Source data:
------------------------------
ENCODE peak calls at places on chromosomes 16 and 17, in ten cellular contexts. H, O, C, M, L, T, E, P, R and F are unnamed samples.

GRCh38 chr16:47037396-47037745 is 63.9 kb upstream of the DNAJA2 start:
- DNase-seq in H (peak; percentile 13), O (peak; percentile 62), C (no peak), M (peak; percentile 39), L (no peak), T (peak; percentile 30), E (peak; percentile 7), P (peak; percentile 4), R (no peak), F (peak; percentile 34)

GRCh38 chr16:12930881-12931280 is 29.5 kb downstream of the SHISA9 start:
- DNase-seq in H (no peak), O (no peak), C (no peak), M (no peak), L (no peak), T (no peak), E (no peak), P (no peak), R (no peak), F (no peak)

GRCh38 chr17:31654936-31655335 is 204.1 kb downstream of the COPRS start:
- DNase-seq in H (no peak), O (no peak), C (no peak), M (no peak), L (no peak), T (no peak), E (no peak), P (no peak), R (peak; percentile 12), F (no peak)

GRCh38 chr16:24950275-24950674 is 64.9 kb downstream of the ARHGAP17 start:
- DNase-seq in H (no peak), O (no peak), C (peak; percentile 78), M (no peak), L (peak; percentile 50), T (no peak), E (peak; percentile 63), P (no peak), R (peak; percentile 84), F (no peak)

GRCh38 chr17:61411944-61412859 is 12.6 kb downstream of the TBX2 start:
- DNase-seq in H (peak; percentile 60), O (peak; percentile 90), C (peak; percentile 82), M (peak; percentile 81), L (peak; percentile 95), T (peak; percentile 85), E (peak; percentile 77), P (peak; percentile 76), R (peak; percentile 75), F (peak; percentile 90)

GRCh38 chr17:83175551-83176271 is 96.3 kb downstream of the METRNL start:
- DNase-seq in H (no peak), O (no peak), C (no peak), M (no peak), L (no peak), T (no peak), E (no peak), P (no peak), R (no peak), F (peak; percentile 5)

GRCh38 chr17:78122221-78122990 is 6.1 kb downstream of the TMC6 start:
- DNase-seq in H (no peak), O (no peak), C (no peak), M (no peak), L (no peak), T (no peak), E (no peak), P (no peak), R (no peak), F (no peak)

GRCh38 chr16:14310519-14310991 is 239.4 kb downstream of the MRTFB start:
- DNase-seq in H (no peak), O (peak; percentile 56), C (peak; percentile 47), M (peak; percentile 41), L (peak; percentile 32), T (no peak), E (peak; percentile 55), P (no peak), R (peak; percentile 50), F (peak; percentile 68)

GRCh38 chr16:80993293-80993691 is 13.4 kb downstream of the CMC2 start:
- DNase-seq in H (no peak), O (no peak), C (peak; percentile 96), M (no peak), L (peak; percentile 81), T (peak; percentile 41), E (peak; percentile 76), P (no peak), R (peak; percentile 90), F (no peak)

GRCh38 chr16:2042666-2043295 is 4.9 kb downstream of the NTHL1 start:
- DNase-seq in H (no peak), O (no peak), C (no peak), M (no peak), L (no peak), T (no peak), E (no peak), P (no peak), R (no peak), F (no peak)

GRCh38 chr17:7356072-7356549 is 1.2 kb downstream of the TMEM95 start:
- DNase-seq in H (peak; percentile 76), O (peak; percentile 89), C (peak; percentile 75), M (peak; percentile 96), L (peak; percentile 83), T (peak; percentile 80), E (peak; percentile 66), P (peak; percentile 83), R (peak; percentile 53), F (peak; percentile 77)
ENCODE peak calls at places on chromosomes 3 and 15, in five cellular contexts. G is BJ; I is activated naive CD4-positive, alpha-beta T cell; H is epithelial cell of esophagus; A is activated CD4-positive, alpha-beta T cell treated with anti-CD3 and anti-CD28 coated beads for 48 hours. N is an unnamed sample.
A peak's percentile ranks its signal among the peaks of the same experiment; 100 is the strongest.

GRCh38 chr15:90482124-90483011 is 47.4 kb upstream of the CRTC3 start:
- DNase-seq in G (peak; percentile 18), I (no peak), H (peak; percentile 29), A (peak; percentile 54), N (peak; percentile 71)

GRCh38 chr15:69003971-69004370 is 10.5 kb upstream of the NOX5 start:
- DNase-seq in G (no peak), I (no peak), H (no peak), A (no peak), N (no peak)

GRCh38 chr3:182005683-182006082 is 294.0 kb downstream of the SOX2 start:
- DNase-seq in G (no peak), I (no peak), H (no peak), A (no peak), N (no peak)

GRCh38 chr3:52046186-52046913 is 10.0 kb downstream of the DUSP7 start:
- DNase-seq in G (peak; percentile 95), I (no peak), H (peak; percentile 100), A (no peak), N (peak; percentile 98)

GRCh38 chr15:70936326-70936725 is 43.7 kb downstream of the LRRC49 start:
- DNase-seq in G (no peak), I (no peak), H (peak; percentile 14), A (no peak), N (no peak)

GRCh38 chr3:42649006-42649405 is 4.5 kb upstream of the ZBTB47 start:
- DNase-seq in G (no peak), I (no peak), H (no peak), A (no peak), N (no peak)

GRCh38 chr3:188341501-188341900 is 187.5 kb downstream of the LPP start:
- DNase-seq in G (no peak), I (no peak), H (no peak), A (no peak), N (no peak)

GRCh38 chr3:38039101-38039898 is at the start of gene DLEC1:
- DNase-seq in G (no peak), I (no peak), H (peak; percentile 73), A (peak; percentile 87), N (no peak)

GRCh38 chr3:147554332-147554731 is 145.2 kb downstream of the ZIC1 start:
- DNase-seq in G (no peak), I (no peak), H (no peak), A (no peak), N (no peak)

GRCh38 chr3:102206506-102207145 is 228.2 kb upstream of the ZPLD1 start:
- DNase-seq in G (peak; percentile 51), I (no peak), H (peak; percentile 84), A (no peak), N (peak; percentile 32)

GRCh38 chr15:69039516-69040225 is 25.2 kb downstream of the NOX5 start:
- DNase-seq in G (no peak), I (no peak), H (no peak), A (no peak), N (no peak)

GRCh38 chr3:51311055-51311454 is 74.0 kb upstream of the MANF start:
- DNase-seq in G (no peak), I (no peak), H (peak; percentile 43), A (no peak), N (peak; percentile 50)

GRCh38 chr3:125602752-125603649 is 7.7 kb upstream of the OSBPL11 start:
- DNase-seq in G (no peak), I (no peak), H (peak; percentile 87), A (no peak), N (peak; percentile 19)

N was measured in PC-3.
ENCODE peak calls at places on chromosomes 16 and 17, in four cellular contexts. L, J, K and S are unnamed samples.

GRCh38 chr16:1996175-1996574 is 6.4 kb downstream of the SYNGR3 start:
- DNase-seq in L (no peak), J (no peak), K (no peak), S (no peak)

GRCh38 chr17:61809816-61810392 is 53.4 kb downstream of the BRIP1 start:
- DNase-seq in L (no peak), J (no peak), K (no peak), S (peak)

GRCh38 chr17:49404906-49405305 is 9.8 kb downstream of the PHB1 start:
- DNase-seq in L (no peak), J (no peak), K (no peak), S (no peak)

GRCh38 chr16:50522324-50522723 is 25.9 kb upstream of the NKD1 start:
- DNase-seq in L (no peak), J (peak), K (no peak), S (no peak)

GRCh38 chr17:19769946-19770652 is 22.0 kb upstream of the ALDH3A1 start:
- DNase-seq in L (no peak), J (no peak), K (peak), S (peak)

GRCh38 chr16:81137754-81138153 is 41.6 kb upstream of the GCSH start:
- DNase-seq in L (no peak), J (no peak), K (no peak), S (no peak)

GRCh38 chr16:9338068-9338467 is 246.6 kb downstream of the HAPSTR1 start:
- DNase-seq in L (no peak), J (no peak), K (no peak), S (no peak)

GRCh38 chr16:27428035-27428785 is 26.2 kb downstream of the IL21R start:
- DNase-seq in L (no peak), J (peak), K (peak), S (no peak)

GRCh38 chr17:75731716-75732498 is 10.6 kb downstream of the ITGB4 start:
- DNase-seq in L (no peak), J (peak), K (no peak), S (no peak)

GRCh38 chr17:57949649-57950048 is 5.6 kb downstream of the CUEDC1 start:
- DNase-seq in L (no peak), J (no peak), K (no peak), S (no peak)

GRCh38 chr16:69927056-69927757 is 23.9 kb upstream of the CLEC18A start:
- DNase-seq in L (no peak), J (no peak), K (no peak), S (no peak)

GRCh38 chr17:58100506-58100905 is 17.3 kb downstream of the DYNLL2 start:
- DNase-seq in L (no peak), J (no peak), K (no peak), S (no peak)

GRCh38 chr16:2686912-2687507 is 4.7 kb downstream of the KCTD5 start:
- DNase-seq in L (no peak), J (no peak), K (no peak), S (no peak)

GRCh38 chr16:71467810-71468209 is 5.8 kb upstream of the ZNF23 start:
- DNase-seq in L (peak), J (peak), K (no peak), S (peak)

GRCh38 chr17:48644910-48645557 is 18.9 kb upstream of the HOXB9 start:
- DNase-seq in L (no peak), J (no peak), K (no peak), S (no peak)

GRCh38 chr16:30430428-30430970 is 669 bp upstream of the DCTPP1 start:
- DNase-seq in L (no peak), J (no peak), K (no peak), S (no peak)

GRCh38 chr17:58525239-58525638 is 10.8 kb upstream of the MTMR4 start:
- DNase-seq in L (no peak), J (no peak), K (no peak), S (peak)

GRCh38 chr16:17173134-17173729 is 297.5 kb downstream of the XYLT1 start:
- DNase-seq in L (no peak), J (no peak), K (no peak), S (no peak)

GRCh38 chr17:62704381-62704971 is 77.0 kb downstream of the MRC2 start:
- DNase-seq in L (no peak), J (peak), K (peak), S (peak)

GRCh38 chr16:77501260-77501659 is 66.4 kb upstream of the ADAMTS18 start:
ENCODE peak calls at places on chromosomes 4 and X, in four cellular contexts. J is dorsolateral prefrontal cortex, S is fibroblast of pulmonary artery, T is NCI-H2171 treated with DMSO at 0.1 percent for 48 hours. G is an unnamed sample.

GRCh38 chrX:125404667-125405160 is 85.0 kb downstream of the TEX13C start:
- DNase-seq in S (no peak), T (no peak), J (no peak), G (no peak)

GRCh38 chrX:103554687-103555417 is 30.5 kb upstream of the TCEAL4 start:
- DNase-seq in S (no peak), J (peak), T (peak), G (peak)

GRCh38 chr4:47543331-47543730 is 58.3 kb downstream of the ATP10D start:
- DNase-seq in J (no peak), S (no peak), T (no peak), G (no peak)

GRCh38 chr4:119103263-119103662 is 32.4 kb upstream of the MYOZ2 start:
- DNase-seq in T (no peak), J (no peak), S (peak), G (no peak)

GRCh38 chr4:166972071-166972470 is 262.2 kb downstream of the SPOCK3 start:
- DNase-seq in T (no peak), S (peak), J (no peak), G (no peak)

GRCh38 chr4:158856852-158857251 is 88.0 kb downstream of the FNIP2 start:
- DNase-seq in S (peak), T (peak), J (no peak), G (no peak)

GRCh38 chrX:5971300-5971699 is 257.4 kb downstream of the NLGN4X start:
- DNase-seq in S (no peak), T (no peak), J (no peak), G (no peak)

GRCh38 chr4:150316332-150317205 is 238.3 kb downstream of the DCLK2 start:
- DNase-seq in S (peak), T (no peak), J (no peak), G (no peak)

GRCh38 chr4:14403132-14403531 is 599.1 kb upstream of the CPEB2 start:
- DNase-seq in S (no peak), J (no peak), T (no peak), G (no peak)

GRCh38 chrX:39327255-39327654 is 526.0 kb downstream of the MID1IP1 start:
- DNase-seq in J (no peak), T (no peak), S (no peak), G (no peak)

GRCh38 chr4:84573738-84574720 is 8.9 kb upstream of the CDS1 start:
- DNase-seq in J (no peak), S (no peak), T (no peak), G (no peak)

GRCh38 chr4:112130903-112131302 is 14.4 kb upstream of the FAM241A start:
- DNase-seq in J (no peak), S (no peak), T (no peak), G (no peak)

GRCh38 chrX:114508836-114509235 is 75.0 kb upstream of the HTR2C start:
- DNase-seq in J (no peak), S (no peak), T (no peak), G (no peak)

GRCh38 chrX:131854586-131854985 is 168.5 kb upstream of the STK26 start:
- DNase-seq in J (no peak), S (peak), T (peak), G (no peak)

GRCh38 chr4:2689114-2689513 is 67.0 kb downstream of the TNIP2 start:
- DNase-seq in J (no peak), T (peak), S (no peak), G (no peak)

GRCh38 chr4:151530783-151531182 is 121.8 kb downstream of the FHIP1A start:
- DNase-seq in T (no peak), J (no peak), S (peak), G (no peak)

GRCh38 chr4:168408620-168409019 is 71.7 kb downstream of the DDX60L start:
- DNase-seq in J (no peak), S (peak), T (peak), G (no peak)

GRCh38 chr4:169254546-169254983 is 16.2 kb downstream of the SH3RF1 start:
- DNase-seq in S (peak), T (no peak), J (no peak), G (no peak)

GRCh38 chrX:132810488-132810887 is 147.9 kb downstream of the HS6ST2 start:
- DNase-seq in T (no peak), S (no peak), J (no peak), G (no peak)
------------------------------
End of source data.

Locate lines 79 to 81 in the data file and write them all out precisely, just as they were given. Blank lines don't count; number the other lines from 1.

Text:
- DNase-seq in L (no peak), J (no peak), K (no peak), S (no peak)

GRCh38 chr16:71467810-71468209 is 5.8 kb upstream of the ZNF23 start:
- DNase-seq in L (peak), J (peak), K (no peak), S (peak)